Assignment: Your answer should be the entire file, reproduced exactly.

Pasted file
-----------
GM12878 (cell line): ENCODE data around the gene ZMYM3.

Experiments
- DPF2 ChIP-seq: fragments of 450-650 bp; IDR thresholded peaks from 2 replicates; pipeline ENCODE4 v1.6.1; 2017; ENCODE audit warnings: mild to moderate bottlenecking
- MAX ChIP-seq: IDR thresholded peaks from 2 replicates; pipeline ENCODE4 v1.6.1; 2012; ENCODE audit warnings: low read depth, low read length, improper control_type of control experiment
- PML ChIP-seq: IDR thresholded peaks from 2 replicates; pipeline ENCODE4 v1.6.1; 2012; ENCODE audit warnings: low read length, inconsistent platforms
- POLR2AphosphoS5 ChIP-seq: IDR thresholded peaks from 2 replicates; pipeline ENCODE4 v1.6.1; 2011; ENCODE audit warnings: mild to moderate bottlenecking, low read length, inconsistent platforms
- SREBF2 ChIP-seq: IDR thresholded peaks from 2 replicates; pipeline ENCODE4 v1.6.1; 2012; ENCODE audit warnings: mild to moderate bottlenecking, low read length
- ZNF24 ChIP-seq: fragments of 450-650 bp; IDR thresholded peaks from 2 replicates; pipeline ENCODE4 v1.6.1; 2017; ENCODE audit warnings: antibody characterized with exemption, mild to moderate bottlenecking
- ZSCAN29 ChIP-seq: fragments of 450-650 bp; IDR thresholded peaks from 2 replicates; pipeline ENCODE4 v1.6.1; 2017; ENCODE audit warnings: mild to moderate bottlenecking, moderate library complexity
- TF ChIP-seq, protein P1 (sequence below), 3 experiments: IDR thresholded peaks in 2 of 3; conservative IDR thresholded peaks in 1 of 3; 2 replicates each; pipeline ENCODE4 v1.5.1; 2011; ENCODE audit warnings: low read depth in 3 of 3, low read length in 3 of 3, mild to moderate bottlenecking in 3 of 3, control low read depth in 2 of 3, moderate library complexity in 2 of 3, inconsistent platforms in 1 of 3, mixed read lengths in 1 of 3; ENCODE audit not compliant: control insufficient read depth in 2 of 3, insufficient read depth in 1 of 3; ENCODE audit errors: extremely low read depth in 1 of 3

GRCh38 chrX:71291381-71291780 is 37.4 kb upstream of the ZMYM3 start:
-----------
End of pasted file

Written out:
GM12878 (cell line): ENCODE data around the gene ZMYM3.

Experiments
- DPF2 ChIP-seq: fragments of 450-650 bp; IDR thresholded peaks from 2 replicates; pipeline ENCODE4 v1.6.1; 2017; ENCODE audit warnings: mild to moderate bottlenecking
- MAX ChIP-seq: IDR thresholded peaks from 2 replicates; pipeline ENCODE4 v1.6.1; 2012; ENCODE audit warnings: low read depth, low read length, improper control_type of control experiment
- PML ChIP-seq: IDR thresholded peaks from 2 replicates; pipeline ENCODE4 v1.6.1; 2012; ENCODE audit warnings: low read length, inconsistent platforms
- POLR2AphosphoS5 ChIP-seq: IDR thresholded peaks from 2 replicates; pipeline ENCODE4 v1.6.1; 2011; ENCODE audit warnings: mild to moderate bottlenecking, low read length, inconsistent platforms
- SREBF2 ChIP-seq: IDR thresholded peaks from 2 replicates; pipeline ENCODE4 v1.6.1; 2012; ENCODE audit warnings: mild to moderate bottlenecking, low read length
- ZNF24 ChIP-seq: fragments of 450-650 bp; IDR thresholded peaks from 2 replicates; pipeline ENCODE4 v1.6.1; 2017; ENCODE audit warnings: antibody characterized with exemption, mild to moderate bottlenecking
- ZSCAN29 ChIP-seq: fragments of 450-650 bp; IDR thresholded peaks from 2 replicates; pipeline ENCODE4 v1.6.1; 2017; ENCODE audit warnings: mild to moderate bottlenecking, moderate library complexity
- TF ChIP-seq, protein P1 (sequence below), 3 experiments: IDR thresholded peaks in 2 of 3; conservative IDR thresholded peaks in 1 of 3; 2 replicates each; pipeline ENCODE4 v1.5.1; 2011; ENCODE audit warnings: low read depth in 3 of 3, low read length in 3 of 3, mild to moderate bottlenecking in 3 of 3, control low read depth in 2 of 3, moderate library complexity in 2 of 3, inconsistent platforms in 1 of 3, mixed read lengths in 1 of 3; ENCODE audit not compliant: control insufficient read depth in 2 of 3, insufficient read depth in 1 of 3; ENCODE audit errors: extremely low read depth in 1 of 3

GRCh38 chrX:71291381-71291780 is 37.4 kb upstream of the ZMYM3 start: